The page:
Lebron James’ controversial statement after Miami Heat’s crushing loss to the Dallas Mavericks Sunday in Game Six of the NBA Finals has critics calling him a “spoiled and arrogant athlete.”
Speaking to reporters on live television after the game, James said:
“All the people that were rooting on me to fail, at the end of the day, they have to wake up tomorrow and have the same life that they had before they woke up today. They have the same personal problems they had today. I’m going to continue to live the way I want to live and continue to do the same things that I want to do with me and my family and be happy with that. They can get a few days of or a few months or whatever the case may be on being happy about not only myself, but the Miami Heat not accomplishing their goal. But they have to get back to the real world at some point.”
Since the beginning of the season, James and his superstar teammates Dwayne Wade and Chris Bosh have endured repeated scrutiny and resentment outside Miami.
James is arguably the “most polarizing athlete in sports, playing for the most polarizing team,” writes Dave Zirin in The Nation.
Zirin adds, “How can we deny the truth that many of us look to sports as a distraction from the trials and tribulations of our own lives? … We live in a crumbling nation with epic unemployment, 2 million people behind bars and vast wealth inequality … It’s much easier – and emotionally manageable – to hate Lebron James than face our collective future … There’s nothing wrong with sports being a sweet evening escape from problems that face us the next morning. There is something wrong with seeing athletes as avenues for our aggression when the real culprits exist outside the arena.”
After seven seasons in Cleveland, James left the Cavaliers for South Beach turning down maximum dollars to stay or play in Chicago or New York.
But when it comes down to it, sports critics say basketball at the highest level is still a team game and Miami, even with the big three, didn’t play like one when they needed to the most.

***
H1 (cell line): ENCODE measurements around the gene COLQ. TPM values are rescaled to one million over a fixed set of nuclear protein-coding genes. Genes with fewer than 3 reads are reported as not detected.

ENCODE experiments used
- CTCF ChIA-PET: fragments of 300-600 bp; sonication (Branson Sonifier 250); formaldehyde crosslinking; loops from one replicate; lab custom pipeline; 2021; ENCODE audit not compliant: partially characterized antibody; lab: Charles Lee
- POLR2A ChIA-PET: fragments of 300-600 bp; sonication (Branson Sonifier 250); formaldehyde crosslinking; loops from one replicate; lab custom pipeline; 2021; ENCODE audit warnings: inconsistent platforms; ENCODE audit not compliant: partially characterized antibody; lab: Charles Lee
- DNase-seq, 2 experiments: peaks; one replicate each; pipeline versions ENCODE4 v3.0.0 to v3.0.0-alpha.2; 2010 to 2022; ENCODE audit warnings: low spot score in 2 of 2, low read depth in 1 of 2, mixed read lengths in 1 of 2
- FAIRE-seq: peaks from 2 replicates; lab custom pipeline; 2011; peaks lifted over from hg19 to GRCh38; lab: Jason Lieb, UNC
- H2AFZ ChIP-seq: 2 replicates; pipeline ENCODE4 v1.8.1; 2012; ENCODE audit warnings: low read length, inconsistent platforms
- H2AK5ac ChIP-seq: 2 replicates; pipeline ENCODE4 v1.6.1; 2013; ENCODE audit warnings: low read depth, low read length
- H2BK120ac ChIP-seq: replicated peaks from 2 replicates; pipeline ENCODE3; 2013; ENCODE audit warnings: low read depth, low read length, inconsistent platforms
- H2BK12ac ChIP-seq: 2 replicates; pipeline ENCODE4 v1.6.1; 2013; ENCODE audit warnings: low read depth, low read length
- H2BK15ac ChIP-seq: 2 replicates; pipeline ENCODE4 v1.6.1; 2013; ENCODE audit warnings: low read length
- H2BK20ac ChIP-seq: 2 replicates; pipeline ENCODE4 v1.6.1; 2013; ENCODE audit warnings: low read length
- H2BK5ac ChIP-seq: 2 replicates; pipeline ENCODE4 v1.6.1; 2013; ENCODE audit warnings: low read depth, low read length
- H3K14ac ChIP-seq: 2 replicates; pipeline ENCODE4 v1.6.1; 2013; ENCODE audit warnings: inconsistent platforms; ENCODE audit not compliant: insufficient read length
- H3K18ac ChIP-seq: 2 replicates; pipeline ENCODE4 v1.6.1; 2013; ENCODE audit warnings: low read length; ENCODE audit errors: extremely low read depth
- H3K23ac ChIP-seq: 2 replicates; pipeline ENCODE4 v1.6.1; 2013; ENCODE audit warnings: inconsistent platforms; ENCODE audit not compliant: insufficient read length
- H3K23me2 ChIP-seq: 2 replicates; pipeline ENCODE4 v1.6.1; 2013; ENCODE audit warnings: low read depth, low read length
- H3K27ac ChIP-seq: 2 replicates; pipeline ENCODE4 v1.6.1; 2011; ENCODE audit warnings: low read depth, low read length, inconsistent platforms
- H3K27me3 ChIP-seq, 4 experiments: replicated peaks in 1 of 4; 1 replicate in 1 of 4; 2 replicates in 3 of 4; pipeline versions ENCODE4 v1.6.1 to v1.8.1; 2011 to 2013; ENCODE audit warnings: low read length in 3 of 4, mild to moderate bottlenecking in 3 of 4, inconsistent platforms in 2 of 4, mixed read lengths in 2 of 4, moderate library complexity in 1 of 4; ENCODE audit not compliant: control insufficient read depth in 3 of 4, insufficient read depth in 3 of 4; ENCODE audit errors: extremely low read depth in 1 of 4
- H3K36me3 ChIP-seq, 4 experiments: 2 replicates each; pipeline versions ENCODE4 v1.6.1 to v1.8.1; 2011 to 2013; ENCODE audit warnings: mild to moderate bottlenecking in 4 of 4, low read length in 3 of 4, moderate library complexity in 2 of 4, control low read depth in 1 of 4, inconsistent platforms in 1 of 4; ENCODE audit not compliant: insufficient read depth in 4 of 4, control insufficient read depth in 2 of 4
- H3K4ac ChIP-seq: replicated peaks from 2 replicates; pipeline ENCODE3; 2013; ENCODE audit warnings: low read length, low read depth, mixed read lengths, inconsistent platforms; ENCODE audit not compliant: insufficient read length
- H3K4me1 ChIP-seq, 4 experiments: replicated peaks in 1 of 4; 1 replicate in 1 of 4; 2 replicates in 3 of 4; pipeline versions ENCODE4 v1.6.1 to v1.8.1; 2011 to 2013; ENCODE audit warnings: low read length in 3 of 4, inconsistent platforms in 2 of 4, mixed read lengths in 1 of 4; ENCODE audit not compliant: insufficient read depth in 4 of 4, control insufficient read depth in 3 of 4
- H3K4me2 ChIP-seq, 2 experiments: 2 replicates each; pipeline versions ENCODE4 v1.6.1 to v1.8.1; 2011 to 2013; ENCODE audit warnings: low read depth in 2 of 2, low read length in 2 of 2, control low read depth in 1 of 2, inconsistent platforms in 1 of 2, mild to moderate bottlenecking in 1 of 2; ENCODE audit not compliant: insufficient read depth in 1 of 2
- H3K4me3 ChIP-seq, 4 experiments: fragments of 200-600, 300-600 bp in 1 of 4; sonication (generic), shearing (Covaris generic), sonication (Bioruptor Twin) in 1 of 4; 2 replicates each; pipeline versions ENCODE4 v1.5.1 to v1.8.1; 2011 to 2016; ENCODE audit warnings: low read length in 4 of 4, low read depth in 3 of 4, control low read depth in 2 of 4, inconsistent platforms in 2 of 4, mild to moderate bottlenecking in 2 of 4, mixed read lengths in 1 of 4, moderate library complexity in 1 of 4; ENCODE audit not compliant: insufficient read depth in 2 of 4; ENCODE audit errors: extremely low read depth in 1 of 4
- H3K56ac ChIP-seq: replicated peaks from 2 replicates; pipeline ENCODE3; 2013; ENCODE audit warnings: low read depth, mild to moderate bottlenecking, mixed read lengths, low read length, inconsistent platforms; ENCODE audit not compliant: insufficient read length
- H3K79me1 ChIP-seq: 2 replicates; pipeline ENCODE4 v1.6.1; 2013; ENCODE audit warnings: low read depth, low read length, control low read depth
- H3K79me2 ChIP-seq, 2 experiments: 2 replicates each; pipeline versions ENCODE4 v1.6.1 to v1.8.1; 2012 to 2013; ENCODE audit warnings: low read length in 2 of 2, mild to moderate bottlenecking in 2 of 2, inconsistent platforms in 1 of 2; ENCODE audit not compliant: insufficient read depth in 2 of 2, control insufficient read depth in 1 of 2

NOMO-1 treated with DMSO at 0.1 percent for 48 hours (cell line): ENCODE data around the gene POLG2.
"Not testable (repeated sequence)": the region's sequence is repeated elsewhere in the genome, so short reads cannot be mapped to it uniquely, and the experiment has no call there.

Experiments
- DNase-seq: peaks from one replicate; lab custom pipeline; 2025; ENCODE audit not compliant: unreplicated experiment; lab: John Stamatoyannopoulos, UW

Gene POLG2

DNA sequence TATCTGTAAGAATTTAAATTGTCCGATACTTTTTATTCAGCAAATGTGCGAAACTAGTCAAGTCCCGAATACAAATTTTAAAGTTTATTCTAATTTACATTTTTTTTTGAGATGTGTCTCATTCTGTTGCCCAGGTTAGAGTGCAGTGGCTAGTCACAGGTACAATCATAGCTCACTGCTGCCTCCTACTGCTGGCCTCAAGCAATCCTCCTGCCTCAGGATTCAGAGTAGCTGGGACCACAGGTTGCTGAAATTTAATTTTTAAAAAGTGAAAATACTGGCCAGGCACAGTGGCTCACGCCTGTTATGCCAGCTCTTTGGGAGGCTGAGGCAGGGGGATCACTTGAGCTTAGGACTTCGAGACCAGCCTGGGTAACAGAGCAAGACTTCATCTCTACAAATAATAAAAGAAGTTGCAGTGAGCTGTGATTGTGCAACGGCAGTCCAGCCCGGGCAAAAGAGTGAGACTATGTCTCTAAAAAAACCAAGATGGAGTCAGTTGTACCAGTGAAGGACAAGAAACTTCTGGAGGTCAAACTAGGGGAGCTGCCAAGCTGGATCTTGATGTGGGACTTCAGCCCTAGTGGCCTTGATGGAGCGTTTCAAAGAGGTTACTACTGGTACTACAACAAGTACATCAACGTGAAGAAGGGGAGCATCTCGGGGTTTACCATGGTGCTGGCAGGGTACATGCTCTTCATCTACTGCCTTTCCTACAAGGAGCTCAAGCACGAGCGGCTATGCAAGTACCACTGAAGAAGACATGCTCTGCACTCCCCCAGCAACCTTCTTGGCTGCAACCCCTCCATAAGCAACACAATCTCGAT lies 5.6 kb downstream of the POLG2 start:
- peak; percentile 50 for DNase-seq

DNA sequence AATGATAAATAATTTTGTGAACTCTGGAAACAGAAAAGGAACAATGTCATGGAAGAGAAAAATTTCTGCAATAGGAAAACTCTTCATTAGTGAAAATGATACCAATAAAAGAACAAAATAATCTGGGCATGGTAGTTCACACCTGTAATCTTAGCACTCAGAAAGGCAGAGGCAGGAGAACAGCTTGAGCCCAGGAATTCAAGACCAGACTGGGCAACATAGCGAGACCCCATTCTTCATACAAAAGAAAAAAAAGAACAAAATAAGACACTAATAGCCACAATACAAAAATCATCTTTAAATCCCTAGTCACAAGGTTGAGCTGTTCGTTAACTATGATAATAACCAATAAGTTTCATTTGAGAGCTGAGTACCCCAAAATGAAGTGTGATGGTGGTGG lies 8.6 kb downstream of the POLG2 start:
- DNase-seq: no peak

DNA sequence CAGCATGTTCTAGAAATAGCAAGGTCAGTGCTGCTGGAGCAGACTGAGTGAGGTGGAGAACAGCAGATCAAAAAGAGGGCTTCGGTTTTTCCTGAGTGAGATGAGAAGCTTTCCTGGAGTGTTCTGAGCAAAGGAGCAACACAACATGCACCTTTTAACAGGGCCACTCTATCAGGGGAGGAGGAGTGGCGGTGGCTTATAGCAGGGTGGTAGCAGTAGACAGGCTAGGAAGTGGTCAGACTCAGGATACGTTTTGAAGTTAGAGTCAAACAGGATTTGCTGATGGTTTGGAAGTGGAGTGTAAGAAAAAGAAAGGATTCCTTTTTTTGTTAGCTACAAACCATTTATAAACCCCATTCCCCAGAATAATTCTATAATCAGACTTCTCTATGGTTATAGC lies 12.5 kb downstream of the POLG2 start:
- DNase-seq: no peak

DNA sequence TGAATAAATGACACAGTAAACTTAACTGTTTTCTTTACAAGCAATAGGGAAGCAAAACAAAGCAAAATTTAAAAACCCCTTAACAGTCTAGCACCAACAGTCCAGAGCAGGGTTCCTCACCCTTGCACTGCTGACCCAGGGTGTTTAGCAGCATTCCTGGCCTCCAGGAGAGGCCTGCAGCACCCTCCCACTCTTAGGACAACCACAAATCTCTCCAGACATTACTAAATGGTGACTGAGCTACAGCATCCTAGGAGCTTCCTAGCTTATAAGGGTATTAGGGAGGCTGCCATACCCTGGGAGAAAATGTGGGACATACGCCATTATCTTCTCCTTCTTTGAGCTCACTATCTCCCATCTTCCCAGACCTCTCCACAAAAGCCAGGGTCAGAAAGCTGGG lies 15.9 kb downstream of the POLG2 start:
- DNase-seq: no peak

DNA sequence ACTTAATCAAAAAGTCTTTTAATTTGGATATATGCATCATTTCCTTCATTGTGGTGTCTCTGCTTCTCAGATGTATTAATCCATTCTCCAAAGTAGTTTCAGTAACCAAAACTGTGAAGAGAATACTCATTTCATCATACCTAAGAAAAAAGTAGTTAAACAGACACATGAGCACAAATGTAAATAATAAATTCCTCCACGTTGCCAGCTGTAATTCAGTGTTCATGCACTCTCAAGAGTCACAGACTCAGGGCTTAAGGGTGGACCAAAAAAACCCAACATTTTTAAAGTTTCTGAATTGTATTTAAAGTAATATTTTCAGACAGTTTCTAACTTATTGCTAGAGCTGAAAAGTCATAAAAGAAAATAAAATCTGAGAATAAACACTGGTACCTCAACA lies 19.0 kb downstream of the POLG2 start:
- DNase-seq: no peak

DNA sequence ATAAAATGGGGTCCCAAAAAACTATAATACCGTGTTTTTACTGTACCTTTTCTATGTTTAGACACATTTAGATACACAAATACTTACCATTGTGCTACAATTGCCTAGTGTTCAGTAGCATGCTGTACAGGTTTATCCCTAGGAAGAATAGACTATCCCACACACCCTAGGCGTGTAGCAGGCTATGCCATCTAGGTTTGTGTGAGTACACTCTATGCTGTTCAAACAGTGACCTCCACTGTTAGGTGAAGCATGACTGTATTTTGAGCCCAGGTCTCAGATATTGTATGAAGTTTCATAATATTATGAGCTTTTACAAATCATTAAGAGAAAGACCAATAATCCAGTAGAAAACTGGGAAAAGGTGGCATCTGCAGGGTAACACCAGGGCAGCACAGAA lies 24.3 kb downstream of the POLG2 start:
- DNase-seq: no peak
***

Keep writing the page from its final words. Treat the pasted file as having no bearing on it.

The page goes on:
Dallas’ Dirk Nowitzki, 33, originally from Germany, won the Finals (2011) MVP award, and led the Mav’s to championship victory alongside veteran players Jason Kidd, age 38, Jason Terry, 33, Carson Butler, 31 and Shawn Marion, 33.
After 13 consecutive seasons with Dallas, Nowitzki averaged 27.7 points per game in the 2011, 21-game postseason, 8.2 rebounds per game, 2.5 assists, and shot an impressive 48.5 percent from the floor and 46 percent from downtown.
Mavericks coach Rick Carlisle called his team’s victory “a colossal statement.”
Speaking to reporters after the game he said their win was, “Not just about our team, but the game in general. Playing it a certain way. Trusting the pass. Playing collectively. Believing in each other.”
Carlisle noted, “[The Heat’s] talent is undeniable. At some point, it’s going to carry the day. There’s no doubt about that. But their time is not now. Our time is now. Our team is not about individual ability. It’s about collective will, collective grit, collective guts. I’m so proud of what our team stood for.”
He added, “We knew it was very important that we won this series for those reasons – because of what the game is all about and what the game should stand for. And I’m so, so proud to be a small part of that.”
For what it’s worth the Heat came close, winning 58 games in the regular season. They beat the 76ers, Celtics and the Bulls in five games each in the playoffs. But their superpower starters were not enough to overcome Dallas.
Meanwhile as the offseason begins NBA owners and players are nowhere close on a new collective bargaining agreement to replace the current one, which expires on June 30. Without a new deal, players say they have been told by the owners they will be locked out.
Photo: Dallas Mavericks’ Dirk Nowitzki (from left), Jason Kidd and Jason Terry hold up their trophies after Game 6 of the NBA Finals basketball game against the Miami Heat Sunday, June 12, in Miami. David J. Phillip/AP.